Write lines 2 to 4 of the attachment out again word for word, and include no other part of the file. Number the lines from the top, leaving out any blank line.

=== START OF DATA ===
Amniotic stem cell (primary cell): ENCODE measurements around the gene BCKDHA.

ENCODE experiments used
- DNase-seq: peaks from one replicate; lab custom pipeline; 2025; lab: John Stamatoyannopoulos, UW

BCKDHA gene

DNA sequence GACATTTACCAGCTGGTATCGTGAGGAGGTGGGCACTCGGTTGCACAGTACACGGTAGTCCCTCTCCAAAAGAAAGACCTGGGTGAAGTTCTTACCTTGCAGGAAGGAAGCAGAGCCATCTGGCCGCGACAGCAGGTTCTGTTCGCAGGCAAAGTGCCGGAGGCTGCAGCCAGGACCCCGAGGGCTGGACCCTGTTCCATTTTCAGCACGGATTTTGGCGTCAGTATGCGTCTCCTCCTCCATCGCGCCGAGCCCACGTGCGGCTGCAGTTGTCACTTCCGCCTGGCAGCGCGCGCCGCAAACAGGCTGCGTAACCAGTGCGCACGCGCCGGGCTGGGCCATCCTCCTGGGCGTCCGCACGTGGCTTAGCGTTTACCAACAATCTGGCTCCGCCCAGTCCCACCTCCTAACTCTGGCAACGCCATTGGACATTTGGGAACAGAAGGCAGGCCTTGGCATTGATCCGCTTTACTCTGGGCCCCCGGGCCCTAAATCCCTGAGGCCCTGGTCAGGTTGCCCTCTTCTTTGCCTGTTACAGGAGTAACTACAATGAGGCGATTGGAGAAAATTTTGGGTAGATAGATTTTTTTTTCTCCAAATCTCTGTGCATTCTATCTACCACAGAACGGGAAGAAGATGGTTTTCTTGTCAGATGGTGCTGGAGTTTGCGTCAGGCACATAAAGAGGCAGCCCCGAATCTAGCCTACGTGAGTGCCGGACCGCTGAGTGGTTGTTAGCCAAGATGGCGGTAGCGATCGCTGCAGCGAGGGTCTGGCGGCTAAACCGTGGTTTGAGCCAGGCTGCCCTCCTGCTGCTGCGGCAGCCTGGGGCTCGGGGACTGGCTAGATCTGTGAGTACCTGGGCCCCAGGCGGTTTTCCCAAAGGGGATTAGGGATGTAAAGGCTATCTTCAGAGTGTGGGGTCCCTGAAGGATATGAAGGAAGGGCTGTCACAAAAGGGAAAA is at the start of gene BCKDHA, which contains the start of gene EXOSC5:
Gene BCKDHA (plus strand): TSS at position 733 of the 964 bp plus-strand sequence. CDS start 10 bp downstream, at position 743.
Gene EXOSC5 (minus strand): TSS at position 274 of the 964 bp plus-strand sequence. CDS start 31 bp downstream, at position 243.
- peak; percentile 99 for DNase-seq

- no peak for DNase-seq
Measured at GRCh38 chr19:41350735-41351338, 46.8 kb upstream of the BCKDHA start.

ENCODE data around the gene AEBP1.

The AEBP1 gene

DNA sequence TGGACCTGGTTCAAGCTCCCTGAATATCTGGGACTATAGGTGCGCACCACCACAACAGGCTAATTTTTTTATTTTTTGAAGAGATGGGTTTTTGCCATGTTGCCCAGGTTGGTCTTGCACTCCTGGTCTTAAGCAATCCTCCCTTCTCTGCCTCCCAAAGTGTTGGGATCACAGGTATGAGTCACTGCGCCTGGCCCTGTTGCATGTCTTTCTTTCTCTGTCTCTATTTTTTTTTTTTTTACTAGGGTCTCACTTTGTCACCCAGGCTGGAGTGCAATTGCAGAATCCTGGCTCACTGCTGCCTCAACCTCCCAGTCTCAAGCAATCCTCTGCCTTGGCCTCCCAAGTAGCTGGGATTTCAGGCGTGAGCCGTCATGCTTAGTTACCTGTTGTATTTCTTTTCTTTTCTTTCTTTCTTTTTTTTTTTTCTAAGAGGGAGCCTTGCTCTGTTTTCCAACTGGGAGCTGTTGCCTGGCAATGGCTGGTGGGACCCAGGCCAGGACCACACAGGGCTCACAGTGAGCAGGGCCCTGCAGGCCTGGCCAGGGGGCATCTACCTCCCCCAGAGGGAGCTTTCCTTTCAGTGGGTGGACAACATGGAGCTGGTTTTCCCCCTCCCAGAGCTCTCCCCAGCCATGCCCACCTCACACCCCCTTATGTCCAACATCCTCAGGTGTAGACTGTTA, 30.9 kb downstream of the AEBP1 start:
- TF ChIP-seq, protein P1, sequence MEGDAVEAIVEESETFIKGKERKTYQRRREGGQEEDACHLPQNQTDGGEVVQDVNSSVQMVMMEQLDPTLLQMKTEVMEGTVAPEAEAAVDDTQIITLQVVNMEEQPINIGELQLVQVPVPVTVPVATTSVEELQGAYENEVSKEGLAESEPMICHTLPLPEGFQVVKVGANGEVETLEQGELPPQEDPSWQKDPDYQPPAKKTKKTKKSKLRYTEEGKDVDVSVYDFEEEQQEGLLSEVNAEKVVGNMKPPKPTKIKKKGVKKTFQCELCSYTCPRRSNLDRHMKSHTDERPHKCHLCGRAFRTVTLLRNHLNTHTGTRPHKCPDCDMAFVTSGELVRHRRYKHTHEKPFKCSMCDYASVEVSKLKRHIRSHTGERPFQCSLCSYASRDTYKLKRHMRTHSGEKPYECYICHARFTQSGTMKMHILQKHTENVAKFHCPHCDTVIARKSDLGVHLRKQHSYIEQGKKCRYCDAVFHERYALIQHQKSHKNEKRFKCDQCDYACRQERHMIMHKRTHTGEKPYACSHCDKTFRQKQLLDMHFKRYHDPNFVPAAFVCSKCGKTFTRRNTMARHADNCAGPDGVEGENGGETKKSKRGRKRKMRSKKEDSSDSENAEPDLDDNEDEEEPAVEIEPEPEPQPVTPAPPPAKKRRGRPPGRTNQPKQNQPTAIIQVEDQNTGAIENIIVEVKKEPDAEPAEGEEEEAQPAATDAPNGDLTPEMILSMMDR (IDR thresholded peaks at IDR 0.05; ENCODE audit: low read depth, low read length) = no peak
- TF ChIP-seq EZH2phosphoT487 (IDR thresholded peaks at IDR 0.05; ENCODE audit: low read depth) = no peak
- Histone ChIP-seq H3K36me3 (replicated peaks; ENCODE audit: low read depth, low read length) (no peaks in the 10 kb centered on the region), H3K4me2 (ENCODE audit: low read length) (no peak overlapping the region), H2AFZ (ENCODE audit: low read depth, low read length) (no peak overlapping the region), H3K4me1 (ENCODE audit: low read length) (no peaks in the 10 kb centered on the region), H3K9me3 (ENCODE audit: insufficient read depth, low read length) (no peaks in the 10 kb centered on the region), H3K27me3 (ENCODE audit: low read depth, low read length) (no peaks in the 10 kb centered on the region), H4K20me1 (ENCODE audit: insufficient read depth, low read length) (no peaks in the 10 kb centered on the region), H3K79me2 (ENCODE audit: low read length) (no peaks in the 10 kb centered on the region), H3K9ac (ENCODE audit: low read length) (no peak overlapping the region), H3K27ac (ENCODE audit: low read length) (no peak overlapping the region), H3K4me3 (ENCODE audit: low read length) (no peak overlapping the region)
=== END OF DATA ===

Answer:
ENCODE experiments used
- DNase-seq: peaks from one replicate; lab custom pipeline; 2025; lab: John Stamatoyannopoulos, UW

BCKDHA gene